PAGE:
• First, the individual may not qualify for the premium subsidies or cost-sharing reductions. The premium subsidies are available only if an individual’s total household income does not exceed 400% of the Federal Poverty Level, and the cost-sharing reductions are phased out at 250% of the Federal Poverty Level.  
  • Alternatively, an individual who has satisfied a substantial portion of an annual deductible or out-of-pocket maximum under an employer plan may wish to elect COBRA coverage for the remainder of that plan year to avoid having to satisfy a new deductible or out-of-pocket maximum for that same year.  
  • Finally, an individual may miss a special enrollment deadline for Marketplace coverage, but still be eligible to elect COBRA coverage.  This is because the deadline for electing Marketplace coverage is 60 days after the event giving rise to the special enrollment right, rather than 60 days after the individual is notified of his or her right to elect COBRA coverage.

As under prior guidance, there is no legal obligation to use these model COBRA notices. However, any administrator who uses these revised notices (tailored, as appropriate, to fit specific plan provisions) will be deemed to have complied with the notification requirements. Accordingly, administrators that have previously relied on the DOL model notices should immediately begin using these revised models, instead.

Special Enrollment Period for COBRA Beneficiaries

As noted above, an individual who is purchasing COBRA coverage may not simply drop that coverage and move to a Marketplace plan at any time. This must be done either when COBRA has been exhausted, during an annual Marketplace enrollment period, or following another Marketplace special enrollment event.  CMS is concerned, however, that prior versions of the model COBRA election notice did not sufficiently describe these restrictions.

As a result, the CMS Bulletin announces a one-time special enrollment period for current COBRA beneficiaries. Any such beneficiary has a period of 60 days from the date of the CMS Bulletin (or until July 1, 2014) to drop COBRA coverage and enroll in a plan purchased through a federally facilitatedMarketplace. (It is not yet clear whether states that operate their ownMarketplaces will follow CMS’s lead in this area.) The Bulletin explains that an individual should call the Marketplace call center at 1-800-318-2596 if they wish to take advantage of this opportunity.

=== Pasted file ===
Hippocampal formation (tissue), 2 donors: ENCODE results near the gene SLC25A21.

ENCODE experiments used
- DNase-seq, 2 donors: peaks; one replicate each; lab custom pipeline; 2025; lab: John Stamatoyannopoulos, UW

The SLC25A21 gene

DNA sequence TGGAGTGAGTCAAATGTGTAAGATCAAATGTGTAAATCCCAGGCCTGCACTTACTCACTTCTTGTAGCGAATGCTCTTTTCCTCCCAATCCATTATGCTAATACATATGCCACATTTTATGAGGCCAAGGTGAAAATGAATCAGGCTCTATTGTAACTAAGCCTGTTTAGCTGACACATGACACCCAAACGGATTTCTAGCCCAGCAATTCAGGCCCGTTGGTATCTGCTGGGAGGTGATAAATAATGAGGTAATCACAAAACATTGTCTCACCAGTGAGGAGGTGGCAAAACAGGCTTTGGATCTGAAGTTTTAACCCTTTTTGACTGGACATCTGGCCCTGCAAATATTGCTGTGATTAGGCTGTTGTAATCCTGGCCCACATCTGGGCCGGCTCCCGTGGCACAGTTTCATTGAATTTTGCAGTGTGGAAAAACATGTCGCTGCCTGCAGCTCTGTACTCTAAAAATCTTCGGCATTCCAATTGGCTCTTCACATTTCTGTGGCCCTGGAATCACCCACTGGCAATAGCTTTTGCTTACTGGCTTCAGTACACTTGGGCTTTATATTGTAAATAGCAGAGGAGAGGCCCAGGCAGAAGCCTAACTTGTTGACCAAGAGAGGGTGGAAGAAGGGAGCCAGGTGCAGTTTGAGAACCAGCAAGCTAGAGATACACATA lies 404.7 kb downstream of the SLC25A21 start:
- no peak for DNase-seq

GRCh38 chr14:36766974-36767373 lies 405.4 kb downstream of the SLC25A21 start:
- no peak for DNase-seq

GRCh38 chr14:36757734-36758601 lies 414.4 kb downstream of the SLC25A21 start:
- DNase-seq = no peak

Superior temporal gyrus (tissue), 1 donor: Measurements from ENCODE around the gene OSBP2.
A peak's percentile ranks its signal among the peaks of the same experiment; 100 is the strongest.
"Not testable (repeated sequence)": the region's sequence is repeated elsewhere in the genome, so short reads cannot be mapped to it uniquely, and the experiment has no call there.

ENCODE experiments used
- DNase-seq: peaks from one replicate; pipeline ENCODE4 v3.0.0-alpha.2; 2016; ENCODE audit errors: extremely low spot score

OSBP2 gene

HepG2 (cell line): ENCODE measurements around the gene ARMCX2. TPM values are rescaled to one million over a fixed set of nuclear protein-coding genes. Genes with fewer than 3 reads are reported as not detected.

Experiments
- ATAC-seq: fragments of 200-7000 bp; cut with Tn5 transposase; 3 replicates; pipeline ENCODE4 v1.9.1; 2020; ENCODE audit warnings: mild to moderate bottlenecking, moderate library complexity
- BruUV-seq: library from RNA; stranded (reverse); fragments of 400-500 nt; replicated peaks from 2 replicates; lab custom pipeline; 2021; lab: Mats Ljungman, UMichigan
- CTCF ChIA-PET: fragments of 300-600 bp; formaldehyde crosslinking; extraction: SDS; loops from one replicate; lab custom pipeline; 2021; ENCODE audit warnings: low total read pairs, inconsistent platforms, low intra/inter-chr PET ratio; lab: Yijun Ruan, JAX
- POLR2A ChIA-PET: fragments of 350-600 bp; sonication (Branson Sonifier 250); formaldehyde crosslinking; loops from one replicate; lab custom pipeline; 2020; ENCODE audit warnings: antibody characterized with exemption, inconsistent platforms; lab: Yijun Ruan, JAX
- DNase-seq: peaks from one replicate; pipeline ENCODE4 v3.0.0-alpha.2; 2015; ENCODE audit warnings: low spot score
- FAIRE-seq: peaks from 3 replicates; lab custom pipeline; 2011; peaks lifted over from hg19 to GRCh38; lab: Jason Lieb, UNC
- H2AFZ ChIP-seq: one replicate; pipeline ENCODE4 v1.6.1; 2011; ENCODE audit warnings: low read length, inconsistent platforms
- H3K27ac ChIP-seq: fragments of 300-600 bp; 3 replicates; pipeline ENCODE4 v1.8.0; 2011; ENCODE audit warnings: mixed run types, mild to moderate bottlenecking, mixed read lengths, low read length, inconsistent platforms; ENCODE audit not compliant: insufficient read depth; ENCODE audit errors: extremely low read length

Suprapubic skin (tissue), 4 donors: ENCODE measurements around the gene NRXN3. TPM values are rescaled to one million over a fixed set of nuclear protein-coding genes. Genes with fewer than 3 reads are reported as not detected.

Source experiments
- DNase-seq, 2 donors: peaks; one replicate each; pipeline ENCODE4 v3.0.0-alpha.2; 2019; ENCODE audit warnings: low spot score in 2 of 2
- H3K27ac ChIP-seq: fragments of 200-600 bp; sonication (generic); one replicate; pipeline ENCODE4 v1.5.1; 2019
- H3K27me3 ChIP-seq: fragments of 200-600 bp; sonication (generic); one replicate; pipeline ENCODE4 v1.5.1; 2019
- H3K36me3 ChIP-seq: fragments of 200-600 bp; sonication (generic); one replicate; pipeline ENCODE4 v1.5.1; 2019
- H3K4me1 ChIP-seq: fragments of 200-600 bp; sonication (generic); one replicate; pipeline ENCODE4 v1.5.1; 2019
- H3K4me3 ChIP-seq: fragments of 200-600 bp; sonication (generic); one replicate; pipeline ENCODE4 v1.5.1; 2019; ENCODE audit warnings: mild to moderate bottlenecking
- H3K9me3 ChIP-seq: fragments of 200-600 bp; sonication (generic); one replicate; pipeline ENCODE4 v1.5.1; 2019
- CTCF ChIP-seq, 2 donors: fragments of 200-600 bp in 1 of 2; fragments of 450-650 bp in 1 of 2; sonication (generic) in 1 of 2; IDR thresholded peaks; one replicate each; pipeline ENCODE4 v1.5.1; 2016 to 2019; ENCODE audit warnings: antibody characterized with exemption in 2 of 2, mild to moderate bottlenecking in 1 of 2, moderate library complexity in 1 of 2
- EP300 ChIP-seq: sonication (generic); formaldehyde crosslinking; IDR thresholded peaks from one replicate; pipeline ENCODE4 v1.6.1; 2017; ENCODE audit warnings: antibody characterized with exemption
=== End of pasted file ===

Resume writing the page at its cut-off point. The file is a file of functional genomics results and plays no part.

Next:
Although not required to do so, sponsors of health plans may wish to advise their current COBRA beneficiaries of this one-time Marketplace enrollment opportunity (which is not referenced in even the revised notices).

Revised CHIPRA Notice  

As explained in our February 27, 2009, article, the Children’s Health Insurance Program Reauthorization Act of 2009 (“CHIPRA”) expanded both Medicaid and the Children’s Health Insurance Program (“CHIP”) by allowing states to use Medicaid or CHIP funds to subsidize premiums paid for coverage under employer-sponsored plans.  Employers having employees in any of the states that offer such subsidies are required to notify their employees of this option.  Our March 1, 2010, article discussed a model CHIPRA notice that was drafted and released by the DOL for this purpose.  

In view of the Marketplace alternative, that model CHIPRA notice has also been revised. The opening paragraph of the notice now explains that individuals who are not eligible for Medicaid or CHIP may still be able to purchase coverage through a Marketplace. For additional information, they are referred to www.healthcare.gov.

The CHIPRA notice must be provided annually, before the beginning of each plan year.  Employers that are subject to this CHIPRA notification requirement should now substitute this revised CHIPRA notice for the version they have been using.